Hi all…here’s a look back at some fun projects that I didn’t get a chance to share with you this past fall.
Kindergarten Mr. Mondrians!
Giant Georgetown Turkey. Gobble Gobble.
Kinders – puttin’ a little glaze on their clay tree ornaments.
Fourth Grade Calder sculptures
What’s coming up in 2017? Grades 2-5 are really, really, really excited to start their clay projects when we return from break. Kinders and Firsties will be learning about color and doing some interesting color experiments and projects. And everyone will be exploring this year’s Cultural Focus: Africa.
In the meantime….
See you soon!
Georgetown artists can hardly wait to take their clay projects home! They began their projects in December, oh so long ago….and have been patiently waiting (well, sort of patiently) for their projects to dry, be bisque fired, glazed, and fired again. And of course we have to display them for just a bit so friends and teachers can admire their creations. Soon my friends…we will wrap these treasures up and send them home.
Elf houses, wall pockets, and bowls…ready to load in the kiln.
Fourth Grade wall pockets – adding beads and wire for hanging.
Searching for just the right beads.
Fifth grade Chihuly bowls and Third grade Elf Houses.
Second grade Texture Houses – a new project, and my favorite so far!
Georgetown second grade artists have completed one of my favorite new projects..ever!
They created these sweet little clay fishies and carefully glazed them with beautiful patterns. Each child made three fish, adding interesting texture by pressing pasta into the wet clay.
Norman Rockwell “The Fishing Trip”
After learning a little bit about the famous American artist Norman Rockwell, who illustrated several magazine covers with fish related images, students created a “fish paper” background, strung their fish using a tricky slip knot, and placed them on the background for display. Fun fact – we used sepia paint to make the fish paper look “antique”. Sepia paint used to be made with a brownish pigment gathered from the ink sacs of…wait for it…cuttlefish!
Five more for the HPS Art Show! These awesome clay knee bowls were created by our 5th grade artists. Congratulations, artists! See you at the art show in April – find more Art Show information HERE!
I’ve seen directions for knee bowls on several art blogs; not sure who to credit for this fun project idea – I first saw it here on Adventures of an Art Teacher.
Second grade artists completed their fabulous clay frogs this week by adding black line details to the tongue and eyes of their project. And of course…the final important detail, a delicious plastic fly for their frogs to eat!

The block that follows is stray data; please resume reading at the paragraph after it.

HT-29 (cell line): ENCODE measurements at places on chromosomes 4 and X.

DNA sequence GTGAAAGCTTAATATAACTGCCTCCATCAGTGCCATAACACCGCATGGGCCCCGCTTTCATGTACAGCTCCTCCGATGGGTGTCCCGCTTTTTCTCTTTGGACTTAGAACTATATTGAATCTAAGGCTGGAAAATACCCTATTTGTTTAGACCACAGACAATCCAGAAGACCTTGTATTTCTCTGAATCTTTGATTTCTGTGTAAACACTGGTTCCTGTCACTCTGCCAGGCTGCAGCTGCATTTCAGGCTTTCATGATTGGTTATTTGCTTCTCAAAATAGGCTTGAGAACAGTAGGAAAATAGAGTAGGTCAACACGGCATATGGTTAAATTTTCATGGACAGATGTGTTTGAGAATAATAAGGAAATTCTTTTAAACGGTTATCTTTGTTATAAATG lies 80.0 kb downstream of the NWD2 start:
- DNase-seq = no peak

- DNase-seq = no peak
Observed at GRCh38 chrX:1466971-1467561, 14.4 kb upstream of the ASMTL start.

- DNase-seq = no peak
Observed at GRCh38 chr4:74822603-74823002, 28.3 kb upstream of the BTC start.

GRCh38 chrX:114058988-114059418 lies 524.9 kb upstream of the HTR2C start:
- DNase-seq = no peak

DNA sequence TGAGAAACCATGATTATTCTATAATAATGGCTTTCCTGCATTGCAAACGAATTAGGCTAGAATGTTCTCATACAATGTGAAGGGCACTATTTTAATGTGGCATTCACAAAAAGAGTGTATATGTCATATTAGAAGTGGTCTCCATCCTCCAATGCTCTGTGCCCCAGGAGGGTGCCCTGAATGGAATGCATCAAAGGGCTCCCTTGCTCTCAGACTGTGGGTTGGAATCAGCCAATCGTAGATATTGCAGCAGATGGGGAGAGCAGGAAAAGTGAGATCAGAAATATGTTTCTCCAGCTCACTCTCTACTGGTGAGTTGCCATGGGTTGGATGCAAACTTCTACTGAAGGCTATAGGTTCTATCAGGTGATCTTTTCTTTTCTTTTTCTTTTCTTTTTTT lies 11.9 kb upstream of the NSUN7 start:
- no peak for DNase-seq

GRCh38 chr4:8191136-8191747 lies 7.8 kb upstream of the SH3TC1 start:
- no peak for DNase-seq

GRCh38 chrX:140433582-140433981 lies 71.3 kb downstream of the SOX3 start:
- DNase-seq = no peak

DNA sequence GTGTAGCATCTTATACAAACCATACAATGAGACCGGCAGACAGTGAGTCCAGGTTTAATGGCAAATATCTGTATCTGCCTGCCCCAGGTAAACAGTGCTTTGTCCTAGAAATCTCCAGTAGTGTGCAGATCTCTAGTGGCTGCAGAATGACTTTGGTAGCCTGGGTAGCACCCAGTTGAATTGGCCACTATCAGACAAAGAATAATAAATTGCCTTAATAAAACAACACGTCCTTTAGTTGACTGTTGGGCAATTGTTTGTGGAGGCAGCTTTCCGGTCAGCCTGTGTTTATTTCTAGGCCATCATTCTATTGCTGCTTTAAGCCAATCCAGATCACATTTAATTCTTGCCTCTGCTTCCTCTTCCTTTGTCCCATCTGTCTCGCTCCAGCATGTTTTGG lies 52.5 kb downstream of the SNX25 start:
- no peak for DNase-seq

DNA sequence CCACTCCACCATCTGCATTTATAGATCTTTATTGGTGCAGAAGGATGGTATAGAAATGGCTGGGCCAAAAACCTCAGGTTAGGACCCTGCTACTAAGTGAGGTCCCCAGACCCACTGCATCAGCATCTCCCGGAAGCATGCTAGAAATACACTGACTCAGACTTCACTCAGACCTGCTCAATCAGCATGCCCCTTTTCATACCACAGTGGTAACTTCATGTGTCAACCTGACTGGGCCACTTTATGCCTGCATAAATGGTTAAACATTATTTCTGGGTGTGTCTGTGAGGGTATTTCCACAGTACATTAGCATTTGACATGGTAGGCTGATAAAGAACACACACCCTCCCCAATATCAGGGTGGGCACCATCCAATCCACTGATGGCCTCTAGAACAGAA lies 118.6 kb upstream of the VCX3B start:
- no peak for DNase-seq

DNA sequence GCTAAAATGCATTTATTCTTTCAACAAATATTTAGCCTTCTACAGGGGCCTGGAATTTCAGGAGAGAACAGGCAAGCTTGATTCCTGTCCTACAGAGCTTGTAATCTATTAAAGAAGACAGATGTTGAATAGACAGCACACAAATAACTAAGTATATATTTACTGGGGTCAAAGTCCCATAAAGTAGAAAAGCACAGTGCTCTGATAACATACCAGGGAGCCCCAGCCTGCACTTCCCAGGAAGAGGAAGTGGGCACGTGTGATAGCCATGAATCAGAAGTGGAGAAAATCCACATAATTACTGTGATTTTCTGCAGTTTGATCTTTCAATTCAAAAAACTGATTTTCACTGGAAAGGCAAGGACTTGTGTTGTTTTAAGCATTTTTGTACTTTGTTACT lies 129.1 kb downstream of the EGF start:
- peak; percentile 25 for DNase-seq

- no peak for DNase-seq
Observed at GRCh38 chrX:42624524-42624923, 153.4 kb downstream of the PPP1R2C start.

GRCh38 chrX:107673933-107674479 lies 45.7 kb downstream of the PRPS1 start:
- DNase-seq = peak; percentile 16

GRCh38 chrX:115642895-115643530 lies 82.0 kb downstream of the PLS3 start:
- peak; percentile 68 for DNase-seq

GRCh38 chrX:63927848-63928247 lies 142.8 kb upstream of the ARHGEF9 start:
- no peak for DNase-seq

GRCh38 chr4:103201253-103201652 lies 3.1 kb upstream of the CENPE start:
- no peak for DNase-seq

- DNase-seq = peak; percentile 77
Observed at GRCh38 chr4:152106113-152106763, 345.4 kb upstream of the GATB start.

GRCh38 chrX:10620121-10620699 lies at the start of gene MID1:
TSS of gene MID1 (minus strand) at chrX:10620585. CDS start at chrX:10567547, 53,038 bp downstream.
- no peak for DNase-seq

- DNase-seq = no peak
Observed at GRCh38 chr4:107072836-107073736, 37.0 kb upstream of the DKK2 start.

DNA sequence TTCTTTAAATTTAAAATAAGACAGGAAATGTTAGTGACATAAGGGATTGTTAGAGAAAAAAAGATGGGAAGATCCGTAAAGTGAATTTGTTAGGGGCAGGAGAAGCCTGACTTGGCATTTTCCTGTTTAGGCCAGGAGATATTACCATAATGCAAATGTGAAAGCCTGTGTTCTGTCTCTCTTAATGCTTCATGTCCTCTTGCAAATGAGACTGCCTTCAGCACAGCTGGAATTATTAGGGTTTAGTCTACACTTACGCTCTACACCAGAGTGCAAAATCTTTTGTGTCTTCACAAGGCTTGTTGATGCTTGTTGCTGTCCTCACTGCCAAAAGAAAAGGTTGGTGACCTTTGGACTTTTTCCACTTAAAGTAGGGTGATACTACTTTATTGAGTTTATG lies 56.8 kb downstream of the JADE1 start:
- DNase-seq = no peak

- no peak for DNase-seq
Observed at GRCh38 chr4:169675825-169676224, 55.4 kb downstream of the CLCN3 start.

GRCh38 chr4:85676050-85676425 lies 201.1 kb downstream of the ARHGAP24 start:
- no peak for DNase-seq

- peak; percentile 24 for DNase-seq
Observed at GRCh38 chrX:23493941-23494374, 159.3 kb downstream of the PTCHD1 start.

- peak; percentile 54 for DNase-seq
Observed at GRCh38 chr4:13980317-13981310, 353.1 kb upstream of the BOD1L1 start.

Gotta love the fly!
Today we wrapped up six straight days of clay projects in the art room – that’s over 500 projects and about 700 pounds of clay, whew! And the work isn’t over yet…next it is on to bisque firing, glazing, and firing again. (Sorry Georgetown…the electric bill for November and December might be a smidge higher than usual!)
Here’s an early peek at the clay projects Georgetown’s artists created this month. Each grade learned a new clay building skill, including pinch pots, creating texture, rolling coils, and throwing a slab (always a favorite with 5th grade!)
Stay tuned for pictures of the finished pieces.
1st grade texture pinch pots
3rd grade coil turtles
4th grade lions
5th grade slab mirrors
2nd grade frogs
Have I mentioned before that I adore my first grade artists? Check out their stunning self portraits and beautiful clay pendants!
The project began with the creation of our clay pendants – my first grader’s very first clay project! After some time rolling and smooshing the clay, we smashed it into a nice clay cookie and added texture with bottle caps and sticks. After oohing and aahing at their finished glazed pendants, they spent lots of time lining up their beads in different patterns before stringing them.
Next came the portraits – we viewed self-portraits by famous artists, and there was lots of giggling as we looked in our mirrors and drew our faces. First graders smiled into their mirrors and noticed how lines showed up around their mouths, noticed that their eyebrows were made up of little hairs, and that their ears were in line with their eyes.
Their finished portraits are so cute – and many of them captured a good likeness of themselves!
This project was inspired by a Summer 2010 article from Arts And Activities Magazine – “Jewelry Portraits” by Aimee Fresia.